Cézanne in the Age of Coronavirus

Permit a bit of fatherly pride, from a baby boomer whose daughter has skills she surely didn’t get from him. The father is BoomerCafé’s co-founder and executive editor Greg Dobbs. The daughter is the clever creator of canvases that capture the lives we’ve been living during the coronavirus crisis.

In one of the first columns I wrote for BoomerCafé after our country turned upside down and its death rates turned tragically up, I said, “We can either laugh about it, or cry. I’ll choose the laugh. In times of crisis, all kinds of things get us through, first amongst them natural human resilience. But humor helps too.”

From what you’re about to see, my daughter Amy agrees.

Amy is a professional artist — Amy Nelder — and when she had to shelter-in-place in her San Francisco home, she went down to the garage and started painting. Her first was drolly titled, “Sorry I can’t come to the phone right now, I’m Lysoling my bananas.” She wrote me that she had to paint this at a different pace than she normally would because, “I had not been able to get fresh fruit from Instacart for several days, so I had to paint this very quickly as I needed to feed my family the bananas!”

When she sent me a photo of that first banana painting, I saw it as a metaphor for the new world with which we’re all learning to cope. Which also fits with Amy’s second painting, whose title is, “Sorry I’m late to Zoom, I was disinfecting my (organic) oranges.”

Amy and her husband Greg (hmmmm…. karma?) own an art gallery in downtown San Francisco. But since mid-March, like millions of small businesses in America, it has been closed. And adding insult to injury, because other stores in their part of the city have literally boarded up their windows to discourage break-ins in what has become a ghost town, theirs is boarded up too.

But Amy has kept painting, and although she’s in the garage at home rather than the permanently outfitted studio at the rear of the gallery, it hasn’t hurt her work. Or her humor. Or, since her life in lockdown hasn’t changed since mid-March, her theme.

Thus, the third painting: “Lemons with Blue and White Pottery and Lysol.”

To my eyes (admitting no fatherly bias), my daughter’s work is like Cézanne in the Age of Coronavirus. Still-lifes that tell the story of our lives. The fourth painting to come off Amy’s easel is simply titled “Garden of Eden, Spring 2020.” I haven’t done the research to back it up but I’d make a fairly educated guess that this is the first time in the history of art that a container of Comet and a Lysol Disinfectant Wipe have been paired with an apple. (She had to paint this one fairly fast too, for the same reason she gave for the bananas.)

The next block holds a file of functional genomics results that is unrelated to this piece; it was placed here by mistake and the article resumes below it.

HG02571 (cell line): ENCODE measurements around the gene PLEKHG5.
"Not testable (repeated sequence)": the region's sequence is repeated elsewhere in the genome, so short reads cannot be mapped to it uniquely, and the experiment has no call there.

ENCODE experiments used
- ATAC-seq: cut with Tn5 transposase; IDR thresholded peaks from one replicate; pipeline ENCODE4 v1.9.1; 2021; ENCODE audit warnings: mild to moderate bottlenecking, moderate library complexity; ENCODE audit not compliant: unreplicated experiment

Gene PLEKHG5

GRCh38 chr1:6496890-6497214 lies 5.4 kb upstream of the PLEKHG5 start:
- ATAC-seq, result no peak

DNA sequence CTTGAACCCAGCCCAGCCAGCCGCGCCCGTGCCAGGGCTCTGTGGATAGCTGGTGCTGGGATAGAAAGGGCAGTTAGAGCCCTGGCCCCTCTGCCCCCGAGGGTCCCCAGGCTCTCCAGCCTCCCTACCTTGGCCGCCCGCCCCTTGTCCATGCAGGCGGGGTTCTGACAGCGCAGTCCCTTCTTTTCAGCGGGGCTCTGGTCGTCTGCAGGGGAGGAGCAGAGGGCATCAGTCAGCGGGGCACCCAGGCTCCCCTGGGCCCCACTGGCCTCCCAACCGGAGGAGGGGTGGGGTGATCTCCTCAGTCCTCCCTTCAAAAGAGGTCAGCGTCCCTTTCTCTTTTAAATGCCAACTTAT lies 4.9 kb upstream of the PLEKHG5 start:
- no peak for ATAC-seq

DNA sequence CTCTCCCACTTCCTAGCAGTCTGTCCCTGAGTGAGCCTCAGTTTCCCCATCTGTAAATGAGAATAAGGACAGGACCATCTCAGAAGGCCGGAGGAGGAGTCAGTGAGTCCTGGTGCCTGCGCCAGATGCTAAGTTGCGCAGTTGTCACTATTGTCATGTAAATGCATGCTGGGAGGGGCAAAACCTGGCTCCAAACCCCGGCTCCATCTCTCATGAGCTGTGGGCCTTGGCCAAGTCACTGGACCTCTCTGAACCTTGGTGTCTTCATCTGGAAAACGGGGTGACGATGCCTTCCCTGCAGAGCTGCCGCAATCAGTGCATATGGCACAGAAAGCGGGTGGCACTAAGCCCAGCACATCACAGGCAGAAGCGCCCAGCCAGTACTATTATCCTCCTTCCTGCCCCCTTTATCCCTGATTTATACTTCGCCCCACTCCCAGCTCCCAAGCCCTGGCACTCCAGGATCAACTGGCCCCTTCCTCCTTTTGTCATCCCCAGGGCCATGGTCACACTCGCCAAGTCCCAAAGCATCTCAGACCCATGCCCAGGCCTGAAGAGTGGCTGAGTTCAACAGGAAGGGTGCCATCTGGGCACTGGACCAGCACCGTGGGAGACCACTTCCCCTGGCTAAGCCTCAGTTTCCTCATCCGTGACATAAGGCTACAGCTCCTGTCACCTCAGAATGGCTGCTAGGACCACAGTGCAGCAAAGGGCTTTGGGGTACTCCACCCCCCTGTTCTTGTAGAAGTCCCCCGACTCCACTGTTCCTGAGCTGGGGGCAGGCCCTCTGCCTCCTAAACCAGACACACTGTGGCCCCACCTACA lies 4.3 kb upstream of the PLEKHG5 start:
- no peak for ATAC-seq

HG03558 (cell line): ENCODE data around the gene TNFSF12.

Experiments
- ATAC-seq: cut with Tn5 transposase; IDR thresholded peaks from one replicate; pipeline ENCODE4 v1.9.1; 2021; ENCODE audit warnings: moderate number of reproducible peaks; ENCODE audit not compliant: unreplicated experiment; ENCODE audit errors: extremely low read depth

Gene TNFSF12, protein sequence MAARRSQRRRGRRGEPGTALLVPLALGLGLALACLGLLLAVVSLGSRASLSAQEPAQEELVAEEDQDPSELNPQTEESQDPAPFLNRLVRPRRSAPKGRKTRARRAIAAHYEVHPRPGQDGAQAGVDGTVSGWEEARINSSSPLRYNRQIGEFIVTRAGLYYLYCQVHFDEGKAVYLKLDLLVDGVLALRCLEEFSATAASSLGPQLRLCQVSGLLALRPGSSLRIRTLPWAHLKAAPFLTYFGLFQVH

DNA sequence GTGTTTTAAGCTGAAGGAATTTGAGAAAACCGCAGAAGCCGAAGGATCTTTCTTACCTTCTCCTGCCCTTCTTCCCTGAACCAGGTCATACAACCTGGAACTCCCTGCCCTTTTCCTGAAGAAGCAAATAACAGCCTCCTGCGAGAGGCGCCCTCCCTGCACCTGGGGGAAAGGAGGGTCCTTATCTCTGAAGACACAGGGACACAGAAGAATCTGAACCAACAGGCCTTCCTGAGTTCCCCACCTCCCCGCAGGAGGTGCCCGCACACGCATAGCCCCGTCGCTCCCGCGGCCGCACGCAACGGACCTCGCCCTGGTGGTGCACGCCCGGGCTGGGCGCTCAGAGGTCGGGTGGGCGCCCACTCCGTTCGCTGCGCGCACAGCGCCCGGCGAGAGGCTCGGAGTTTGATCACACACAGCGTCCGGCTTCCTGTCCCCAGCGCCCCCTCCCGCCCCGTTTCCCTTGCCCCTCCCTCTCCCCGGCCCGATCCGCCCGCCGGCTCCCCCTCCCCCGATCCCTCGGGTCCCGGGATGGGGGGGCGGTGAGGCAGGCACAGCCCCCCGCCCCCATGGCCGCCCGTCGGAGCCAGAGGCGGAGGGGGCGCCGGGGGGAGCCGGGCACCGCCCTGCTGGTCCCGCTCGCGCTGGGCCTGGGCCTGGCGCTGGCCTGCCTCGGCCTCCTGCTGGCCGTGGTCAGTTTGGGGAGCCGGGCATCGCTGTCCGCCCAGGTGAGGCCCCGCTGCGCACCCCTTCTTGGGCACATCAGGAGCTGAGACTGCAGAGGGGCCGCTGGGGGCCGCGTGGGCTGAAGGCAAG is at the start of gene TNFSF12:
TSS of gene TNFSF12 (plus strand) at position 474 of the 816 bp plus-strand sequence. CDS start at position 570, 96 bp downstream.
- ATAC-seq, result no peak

Finally, “Lust and Longing in the Kingdom, Spring 2020.” I told my daughter that if she wanted to shorten the title, she could just call it “Fort Knox.” After all, lots of store shelves where tall stacks of toilet paper once stood are (inexplicably) bare to this day. So maybe Amy’s title is better… especially if we’re still lusting and longing for TP, whether one-ply or two-ply or three, much longer.

I hope you’ve gotten a kick out of what I just showed you. We’ve living in a dark era right now, but thank goodness for those who still manage to find a bright side. And even more, to paint it.

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(For inquiries about these paintings, whose prices are in the range of $4,500 to $9,000, or about prints of a few which will also be produced on canvas, write to YourStory@BoomerCafe.com)

9 Comments

  1. What a wonderful, talented artist your daughter is – with a wicked sense of humor! You should be a very proud papa! Hopefully, in the not too distant future, I will be able to stop by her gallery and see her work in person the next time I’m in San Francisco.

  2. Thanks for featuring this excellent and uplifting artwork. You have every right to be proud of Amy! Here’s hoping she and Greg will be able to soon open their gallery.

  3. Definitely the lining of light in the darkness. At first they are only paint on canvas or panel, but with a bit of time spent considering the conditions inspiring them, their juxtapositions start to speak in a more meaningful way about the dimensions of our current reality. Yes, pandemics and plagues have occurred before, but never in the history of the world has the entire globe been beset by the same problem at the same time. Your daughter’s still lives were precipitated by forces ironically too fast-moving to be well captured in media Commonly devoted to movement. So her talent and, shall we say, aggravated humor, have borne her art— an art that has employed one of the most contemplative types of painting to capture one of the most disturbing curses we can imagine.
    Congratulations on Amy’s take on this terrible time and the gifts to tackle it with painterly humor.

  4. These beautiful depictions remind me of a famous painting from the 1930s: “American Gothic” by Grant Wood. That iconic 20th-century painting became a metaphor for the Great Depression and depiction of a steadfast American spirit standing firm against the crisis … as well as a frequently parodied image of a father and his daughter.

  5. I love these! I’m thinking we can all change the messages on our devices with “sorry I’m Lysoling…”.

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